Apple: Unfazed as Google Tries to be Microsoft 2.0

Richard is a member of The Motley Fool Blog Network -- entries represent the personal opinion of the blogger and are not formally edited.

Whenever Apple’s (NASDAQ: AAPL) future is being discussed, the theme always defaults to the ever popular bear case of how Android is eating Apple’s lunch. Somehow, Apple has everything to fear when it comes to Google (NASDAQ: GOOG). Remarkably, within these same debates, Google is presumed fearless. But if studied closer, investors will see that Google has plenty of reasons to panic.

It Worked for Microsoft, Why Not for Google?

Bulls will tell you that Android is the answer and Google has it all figured out. This is despite the fact that Apple has regained the lead in U.S. smartphone sales; this is according to Kantar Worldpanel Com Tech, a research firm based in London.

The report showed that for the period of August 5 through October 28, Apple’s IOS had a market share of 48.1% while Android had only a 46.7% share. But why let facts like these get in the way of a good Apple-hate fest? I will concede that Android is gaining traction and there is a lot of buzz surrounding its worldwide growth potential. But it’s limited.

Still, I’m willing to give Google credit for having created a full-bodied OS that does what it needs to do and has been embraced by phone manufacturers and consumers. But many continue to ignore Android’s main birth objective – to deliver Google with more ad revenue. Why does this matter?

Google wants to control ads. To realize this objective, it requires that the company first control those who write code for apps, essentially the developers. Why not? After all, it worked for Microsoft (NASDAQ: MSFT). Microsoft had Windows everywhere and available on any form factor by any manufacturer who would license it. This is regardless of how crappy the hardware might have been.

As long as it had an Intel chip, it was presumed good enough. The net effect was whenever software was needed for a Mac, it essentially had to be “special ordered.” Developers had moved on to where the money was. You can’t blame them. This killed Apple. Google is now thinking “it worked once before”- but not so fast.

It Hurt Microsoft, It Will Also Hurt Google

Today, although Apple has had a meaningful lead in device sales and apps developed/download, Google is looking to deploy this same strategy - except it won’t work long term. So far, in fairness, it is working better than I expected. I would venture to say that even Google appears surprised at its own success. But it’s flawed fundamentally since Android’s main advantage also serves as its biggest weakness.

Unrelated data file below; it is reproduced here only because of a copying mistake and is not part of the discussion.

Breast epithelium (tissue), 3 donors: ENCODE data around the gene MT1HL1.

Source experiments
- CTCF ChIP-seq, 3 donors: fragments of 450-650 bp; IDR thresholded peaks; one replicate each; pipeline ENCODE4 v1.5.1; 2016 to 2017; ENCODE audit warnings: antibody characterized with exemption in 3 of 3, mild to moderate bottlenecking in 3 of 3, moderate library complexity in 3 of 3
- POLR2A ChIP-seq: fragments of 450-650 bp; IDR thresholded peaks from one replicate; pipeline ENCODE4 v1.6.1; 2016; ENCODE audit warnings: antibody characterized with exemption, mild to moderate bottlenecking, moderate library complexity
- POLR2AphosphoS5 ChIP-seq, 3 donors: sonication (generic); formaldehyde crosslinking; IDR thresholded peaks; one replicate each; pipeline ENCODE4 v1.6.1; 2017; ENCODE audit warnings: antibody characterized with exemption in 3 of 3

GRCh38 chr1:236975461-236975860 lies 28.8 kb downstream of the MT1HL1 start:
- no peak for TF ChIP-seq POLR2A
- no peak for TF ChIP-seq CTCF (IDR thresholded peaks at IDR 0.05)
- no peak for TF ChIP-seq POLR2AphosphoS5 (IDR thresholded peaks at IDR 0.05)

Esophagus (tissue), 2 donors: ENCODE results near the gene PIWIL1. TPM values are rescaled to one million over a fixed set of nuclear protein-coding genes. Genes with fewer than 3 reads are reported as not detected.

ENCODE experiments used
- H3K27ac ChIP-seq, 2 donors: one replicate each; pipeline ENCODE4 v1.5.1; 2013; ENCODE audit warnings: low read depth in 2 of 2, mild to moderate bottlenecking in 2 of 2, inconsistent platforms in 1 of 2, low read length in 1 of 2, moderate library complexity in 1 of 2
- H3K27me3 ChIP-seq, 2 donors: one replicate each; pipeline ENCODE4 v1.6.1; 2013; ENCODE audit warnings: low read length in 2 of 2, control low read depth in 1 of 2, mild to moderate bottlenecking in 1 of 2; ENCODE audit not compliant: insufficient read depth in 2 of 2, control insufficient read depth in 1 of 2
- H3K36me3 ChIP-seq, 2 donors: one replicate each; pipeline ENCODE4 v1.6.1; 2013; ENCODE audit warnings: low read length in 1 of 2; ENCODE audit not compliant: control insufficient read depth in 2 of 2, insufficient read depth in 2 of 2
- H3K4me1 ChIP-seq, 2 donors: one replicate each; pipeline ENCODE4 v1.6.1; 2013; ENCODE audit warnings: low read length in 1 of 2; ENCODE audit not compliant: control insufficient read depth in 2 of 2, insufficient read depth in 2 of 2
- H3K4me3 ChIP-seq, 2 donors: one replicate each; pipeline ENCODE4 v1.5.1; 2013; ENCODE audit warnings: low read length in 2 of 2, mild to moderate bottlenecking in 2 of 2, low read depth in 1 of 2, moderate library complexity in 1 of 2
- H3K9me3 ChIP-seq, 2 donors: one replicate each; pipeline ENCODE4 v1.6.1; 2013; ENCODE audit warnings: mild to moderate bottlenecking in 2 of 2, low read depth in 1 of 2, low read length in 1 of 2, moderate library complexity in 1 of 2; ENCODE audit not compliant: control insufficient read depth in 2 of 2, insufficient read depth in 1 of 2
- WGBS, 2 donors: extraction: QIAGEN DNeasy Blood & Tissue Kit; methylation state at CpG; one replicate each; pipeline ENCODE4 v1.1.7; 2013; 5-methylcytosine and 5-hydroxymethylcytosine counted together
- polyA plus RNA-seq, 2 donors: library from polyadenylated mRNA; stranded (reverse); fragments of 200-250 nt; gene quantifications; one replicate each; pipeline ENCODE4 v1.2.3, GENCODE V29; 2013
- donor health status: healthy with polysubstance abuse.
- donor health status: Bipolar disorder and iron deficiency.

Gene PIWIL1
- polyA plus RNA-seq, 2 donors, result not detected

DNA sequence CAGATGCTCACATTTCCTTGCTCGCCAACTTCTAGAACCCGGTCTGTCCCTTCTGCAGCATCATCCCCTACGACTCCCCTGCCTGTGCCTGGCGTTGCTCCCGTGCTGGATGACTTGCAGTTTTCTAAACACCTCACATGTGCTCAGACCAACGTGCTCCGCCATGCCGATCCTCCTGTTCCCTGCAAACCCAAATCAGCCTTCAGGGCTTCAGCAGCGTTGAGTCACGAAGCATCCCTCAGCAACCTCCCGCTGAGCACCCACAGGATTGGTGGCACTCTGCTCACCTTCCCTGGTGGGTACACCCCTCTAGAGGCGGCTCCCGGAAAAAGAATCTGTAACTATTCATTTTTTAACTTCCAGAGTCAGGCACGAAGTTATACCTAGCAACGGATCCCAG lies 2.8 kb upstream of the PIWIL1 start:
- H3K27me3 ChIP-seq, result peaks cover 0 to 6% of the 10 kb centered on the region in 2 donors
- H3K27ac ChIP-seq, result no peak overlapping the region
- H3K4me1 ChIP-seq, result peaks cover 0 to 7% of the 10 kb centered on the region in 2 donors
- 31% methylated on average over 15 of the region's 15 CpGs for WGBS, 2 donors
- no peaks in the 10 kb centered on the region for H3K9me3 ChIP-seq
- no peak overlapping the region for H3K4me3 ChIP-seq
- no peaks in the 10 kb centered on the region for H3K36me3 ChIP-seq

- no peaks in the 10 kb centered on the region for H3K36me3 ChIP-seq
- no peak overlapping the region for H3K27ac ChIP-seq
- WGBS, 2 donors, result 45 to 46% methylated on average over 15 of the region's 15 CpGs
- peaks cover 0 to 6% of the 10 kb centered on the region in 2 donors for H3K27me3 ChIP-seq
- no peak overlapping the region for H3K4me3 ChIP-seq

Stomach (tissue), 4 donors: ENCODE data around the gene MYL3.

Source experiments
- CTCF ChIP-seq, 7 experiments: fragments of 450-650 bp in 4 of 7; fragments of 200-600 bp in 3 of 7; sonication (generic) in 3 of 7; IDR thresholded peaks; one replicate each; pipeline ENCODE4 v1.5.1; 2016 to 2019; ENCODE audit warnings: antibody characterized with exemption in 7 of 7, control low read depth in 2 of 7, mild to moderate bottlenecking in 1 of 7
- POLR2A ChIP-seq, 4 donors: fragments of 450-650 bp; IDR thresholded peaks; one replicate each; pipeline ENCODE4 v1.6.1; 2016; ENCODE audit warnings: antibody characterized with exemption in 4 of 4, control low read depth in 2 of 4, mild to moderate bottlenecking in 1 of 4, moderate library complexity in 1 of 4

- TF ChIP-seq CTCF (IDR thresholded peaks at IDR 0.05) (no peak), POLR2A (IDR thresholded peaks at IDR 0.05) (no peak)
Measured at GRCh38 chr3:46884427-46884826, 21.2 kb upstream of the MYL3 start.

For instance, Google can leverage its significant number of Android OEMs, of which Samsung, its largest manufacturer currently enjoys the top spot in over all handsets sold worldwide. While this is great, as with Windows, there are plenty of holes, or security risks – particularly for Android’s “open platform.”

Google bulls argue that “openness” makes for a better community of developers working together to improve the product. But there’s also the other side that exposes all of the weaknesses - as recently alerted by the FBI where Android was the subject of various malware attacks.

To Google’s credit, the company has since taken measure to secure these threats. But can Google focus on growing Android while at the same time devoting much of its attention to securing these holes? Although it doesn’t appear to hurt at the moment, there will be long term ramifications.

This is the same thing that hurt Microsoft and its hardware partner such as Intel – they worked too much to improve Windows and missed the mobile revolution. Now they’re playing catch-up. If Google is not careful, it will be next.

Bottom Line

As noted, advertising was the main objective in the design of Android it seems security didn’t make the top 10 list. How will this affect app developers? Even without the security concerns, app developers already had more of an incentive to choose Apple over Android. This is because the Android market doesn't make publishers nearly as much money. In this area, Apple is winning.

The reason is although Android appears everywhere, a good majority of Android apps are free, whereas paid apps on iPhones and iPads beat Android by a ratio of almost 10 to 1. So how exactly does the developer benefit? As I’ve asked recently, what’s the point in volume if it is not profitable?

How is Google going to get someone who owns an iPhone to suddenly switch to Android? The other main point in the Google bull arguments (as I’ve noted above) is that Android is growing worldwide. But what exactly has Android built in terms of ecosystem? Whereas every Apple product is linked together in some way to the extent that switching from iOS to any other platform is a life-altering event. 


rsaintvilus is long AAPL and has no positions in the other stocks mentioned above. The Motley Fool owns shares of Apple, Google, and Microsoft. Motley Fool newsletter services recommend Apple, Google, and Microsoft. Try any of our Foolish newsletter services free for 30 days. We Fools may not all hold the same opinions, but we all believe that considering a diverse range of insights makes us better investors. The Motley Fool has a disclosure policy. Is this post wrong? Click here. Think you can do better? Join us and write your own!

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